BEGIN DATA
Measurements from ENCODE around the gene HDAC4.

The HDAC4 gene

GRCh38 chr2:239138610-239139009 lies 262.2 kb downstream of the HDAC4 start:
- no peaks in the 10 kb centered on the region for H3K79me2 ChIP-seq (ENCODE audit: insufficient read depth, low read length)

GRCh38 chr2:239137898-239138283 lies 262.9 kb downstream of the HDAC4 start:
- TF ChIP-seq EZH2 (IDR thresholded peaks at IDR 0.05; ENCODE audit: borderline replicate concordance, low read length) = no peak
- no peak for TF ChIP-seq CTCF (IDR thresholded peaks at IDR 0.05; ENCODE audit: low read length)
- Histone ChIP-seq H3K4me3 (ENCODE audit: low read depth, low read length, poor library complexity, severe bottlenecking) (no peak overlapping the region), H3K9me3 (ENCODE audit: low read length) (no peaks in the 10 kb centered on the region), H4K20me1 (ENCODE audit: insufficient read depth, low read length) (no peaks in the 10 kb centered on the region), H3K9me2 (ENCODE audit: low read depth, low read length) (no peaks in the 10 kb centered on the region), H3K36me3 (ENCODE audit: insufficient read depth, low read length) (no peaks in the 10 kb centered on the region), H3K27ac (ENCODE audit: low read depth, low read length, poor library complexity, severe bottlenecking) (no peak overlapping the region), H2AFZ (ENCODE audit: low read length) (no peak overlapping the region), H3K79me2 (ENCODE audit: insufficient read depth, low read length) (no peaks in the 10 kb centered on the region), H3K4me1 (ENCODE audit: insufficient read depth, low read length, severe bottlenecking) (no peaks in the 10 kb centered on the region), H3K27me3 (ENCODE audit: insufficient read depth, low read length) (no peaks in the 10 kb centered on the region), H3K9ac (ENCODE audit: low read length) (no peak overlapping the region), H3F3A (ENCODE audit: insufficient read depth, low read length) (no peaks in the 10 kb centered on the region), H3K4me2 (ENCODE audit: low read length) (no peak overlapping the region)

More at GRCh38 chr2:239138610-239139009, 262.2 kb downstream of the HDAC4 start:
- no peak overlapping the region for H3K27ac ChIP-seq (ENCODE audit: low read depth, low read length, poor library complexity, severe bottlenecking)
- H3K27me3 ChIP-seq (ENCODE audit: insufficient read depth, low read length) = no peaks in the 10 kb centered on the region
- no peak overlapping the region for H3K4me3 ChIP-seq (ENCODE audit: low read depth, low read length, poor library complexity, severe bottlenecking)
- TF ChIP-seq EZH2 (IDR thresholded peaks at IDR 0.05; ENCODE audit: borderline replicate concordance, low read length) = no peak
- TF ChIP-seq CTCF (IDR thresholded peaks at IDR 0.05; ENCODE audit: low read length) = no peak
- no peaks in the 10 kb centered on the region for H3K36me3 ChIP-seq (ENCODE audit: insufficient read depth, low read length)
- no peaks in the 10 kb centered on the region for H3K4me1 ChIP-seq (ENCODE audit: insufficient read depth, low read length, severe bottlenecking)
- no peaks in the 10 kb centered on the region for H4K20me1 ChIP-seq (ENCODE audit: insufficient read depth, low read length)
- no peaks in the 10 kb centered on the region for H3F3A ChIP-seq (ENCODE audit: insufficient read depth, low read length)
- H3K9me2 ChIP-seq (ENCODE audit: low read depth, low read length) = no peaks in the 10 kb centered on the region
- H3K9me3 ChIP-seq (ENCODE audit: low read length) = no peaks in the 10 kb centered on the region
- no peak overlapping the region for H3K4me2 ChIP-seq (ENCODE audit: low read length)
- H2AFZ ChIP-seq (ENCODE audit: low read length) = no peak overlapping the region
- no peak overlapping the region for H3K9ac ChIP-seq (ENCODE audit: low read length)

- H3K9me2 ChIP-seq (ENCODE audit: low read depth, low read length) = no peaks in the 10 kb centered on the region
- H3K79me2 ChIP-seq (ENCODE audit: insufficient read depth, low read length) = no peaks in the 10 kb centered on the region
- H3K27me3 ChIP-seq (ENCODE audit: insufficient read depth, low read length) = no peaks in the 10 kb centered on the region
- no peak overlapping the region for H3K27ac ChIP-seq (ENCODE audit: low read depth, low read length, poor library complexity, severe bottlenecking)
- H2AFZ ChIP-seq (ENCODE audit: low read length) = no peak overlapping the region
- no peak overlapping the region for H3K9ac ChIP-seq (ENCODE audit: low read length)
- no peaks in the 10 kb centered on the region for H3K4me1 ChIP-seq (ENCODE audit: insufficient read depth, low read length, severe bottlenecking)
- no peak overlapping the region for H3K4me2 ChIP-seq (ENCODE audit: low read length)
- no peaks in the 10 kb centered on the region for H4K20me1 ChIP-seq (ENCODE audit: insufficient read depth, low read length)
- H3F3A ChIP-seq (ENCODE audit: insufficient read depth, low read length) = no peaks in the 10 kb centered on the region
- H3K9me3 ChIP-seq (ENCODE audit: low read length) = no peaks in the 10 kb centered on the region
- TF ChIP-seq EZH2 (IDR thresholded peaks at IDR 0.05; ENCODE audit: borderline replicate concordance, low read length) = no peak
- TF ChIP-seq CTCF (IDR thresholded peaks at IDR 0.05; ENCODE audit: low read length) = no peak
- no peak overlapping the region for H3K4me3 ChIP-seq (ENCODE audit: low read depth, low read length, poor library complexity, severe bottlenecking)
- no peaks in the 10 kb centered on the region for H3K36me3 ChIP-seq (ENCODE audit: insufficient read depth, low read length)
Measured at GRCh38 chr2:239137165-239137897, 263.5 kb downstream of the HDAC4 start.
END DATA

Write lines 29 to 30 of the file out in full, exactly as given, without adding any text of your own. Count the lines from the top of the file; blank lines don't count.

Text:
- no peak overlapping the region for H3K9ac ChIP-seq (ENCODE audit: low read length)
- no peaks in the 10 kb centered on the region for H3K4me1 ChIP-seq (ENCODE audit: insufficient read depth, low read length, severe bottlenecking)